McDonald’s Quits Using Plastic Straws in UK and Ireland, US and Other Countries May Follow
McDonald’s is going a little greener; it has ditched plastic straws throughout its restaurants in the U.K. and Ireland. No longer will plastic straws be used in any of the 1,361 branches of McDonald’s across the U.K. and Ireland. Industry sources say the restaurant will soon ban the use of plastic straws in the U.S., France, Norway and other parts of the world as well, Business Insider writes.
The ban takes effect in the U.K. and Ireland this September.
Millions of Birds and Ocean Animals Die Annually From Plastic Pollution
Paul Pomroy, chief executive of McDonald’s for the U.K. and Ireland said his company chose to ditch plastic straws because of consumer pressure. He said it’s also in response to the government’s campaign to reduce the use of plastics in industries and homes across the country.
In a recent article, the BBC reported that McDonald’s uses up to 1.8 million plastic straws in the U.K. alone. Eco-Cycle, a recycling non-profit organization reported that up to 500 million plastic straws are used every day in the United States alone. While plastic is recyclable, recycling plastic straws is expensive and time-consuming because of their small size.
As a result, millions of plastic straws end up in the ocean, where they pollute the ecosystem. Because plastic takes hundreds of years to decompose, the straws break down into microplastics and can end up consumed by ocean wildlife. About one million birds and over 100,000 marine animals die annually from plastic pollution in the waters.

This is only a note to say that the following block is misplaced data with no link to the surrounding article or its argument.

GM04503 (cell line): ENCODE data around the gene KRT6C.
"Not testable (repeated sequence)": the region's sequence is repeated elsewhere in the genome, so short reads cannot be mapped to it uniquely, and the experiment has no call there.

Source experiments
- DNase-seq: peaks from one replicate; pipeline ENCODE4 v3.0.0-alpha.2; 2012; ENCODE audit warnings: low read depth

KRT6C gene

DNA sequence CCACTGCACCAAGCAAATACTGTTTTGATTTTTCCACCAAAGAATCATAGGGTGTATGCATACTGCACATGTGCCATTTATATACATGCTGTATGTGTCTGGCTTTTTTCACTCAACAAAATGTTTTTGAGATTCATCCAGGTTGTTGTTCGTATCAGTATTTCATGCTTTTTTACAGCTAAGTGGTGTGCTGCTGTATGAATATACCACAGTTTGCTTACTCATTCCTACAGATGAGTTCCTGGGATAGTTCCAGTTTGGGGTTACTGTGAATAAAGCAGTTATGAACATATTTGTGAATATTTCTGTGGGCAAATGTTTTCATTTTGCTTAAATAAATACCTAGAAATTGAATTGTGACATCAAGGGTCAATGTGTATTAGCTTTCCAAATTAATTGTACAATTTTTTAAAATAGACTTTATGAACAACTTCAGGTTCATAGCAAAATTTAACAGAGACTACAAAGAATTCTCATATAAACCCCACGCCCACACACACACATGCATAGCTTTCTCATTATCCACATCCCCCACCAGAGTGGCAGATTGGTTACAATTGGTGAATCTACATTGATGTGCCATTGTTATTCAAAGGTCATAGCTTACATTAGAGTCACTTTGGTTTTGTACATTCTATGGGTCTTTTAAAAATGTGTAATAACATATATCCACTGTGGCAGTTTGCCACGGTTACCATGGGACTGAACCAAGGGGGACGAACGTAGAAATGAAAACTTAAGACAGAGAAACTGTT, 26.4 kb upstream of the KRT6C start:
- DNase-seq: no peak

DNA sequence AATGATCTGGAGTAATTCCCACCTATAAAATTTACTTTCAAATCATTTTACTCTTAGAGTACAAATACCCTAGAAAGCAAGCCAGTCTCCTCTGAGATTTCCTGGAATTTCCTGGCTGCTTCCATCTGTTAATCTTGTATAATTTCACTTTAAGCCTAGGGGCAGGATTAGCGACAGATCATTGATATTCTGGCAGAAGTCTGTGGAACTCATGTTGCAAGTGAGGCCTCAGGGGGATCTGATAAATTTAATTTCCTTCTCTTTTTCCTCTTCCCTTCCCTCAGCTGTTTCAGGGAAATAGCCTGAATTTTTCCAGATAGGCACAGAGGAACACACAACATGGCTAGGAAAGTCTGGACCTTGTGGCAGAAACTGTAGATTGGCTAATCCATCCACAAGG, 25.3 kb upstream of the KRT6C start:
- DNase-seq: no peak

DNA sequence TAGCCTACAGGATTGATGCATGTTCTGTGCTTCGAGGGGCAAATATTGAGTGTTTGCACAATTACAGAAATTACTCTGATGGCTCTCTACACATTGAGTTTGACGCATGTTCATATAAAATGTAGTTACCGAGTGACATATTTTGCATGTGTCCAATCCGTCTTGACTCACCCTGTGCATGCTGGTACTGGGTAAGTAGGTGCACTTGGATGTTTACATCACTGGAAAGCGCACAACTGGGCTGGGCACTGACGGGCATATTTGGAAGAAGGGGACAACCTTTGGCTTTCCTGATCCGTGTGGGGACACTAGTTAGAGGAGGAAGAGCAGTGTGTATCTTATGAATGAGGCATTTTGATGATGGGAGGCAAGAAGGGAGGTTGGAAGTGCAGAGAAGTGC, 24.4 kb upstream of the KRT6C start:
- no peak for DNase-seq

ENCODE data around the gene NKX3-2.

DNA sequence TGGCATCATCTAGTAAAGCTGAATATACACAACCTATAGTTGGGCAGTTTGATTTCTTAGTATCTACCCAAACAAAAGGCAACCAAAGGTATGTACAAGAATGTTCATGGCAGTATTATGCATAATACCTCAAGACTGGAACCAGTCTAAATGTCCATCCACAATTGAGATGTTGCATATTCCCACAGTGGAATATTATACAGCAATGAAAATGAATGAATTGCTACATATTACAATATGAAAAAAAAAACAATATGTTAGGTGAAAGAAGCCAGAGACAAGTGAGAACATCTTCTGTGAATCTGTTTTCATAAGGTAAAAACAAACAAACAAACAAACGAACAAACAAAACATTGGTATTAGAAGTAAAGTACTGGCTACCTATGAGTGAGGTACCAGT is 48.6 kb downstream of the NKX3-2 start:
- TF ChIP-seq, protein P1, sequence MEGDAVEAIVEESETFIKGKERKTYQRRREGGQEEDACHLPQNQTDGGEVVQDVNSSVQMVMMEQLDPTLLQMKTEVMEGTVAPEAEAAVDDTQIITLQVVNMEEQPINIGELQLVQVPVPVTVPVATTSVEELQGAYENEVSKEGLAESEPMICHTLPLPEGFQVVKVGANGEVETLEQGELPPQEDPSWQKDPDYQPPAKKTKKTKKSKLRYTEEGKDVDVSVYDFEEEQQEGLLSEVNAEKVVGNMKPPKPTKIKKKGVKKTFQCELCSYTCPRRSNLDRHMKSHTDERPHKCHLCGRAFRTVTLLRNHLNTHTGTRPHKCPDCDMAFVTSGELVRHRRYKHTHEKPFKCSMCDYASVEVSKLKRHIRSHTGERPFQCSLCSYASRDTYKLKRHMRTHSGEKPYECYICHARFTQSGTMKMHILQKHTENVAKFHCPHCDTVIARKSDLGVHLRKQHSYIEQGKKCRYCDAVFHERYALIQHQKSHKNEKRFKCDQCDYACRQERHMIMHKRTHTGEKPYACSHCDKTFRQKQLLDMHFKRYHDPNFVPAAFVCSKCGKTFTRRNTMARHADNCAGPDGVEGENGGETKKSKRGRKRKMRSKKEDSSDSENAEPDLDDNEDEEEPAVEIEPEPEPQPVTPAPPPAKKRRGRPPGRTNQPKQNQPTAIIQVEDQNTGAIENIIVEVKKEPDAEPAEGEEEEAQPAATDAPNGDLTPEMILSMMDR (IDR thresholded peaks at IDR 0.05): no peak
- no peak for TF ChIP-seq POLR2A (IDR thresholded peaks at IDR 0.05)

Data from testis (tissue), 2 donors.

British Prime Minister Theresa May Urges Commonwealth Nations to Ban Plastic Items
In the last year, five other major restaurant chains in the U.K. phased out the use of plastic straws: JD Wetherspoon, Burger King, Costa Coffee, Pizza Express and Wagamama.
According to a CNN report, up to 40 other companies in the U.K. including Coca-Cola, Nestle, Unilever and P&G are vowing to cut down on the amount of plastic they use starting this year.
Some plastic straw manufacturers, however, are mounting a campaign to fight back the shift in culture towards banning plastic straws. They say people with disabilities, children and the elderly need straws to eat and drink.
British Prime Minister Theresa May announced in April that the U.K. would soon consider banning plastic-stemmed cotton swabs, stirrers and straws while urging other countries within the Commonwealth to do the same.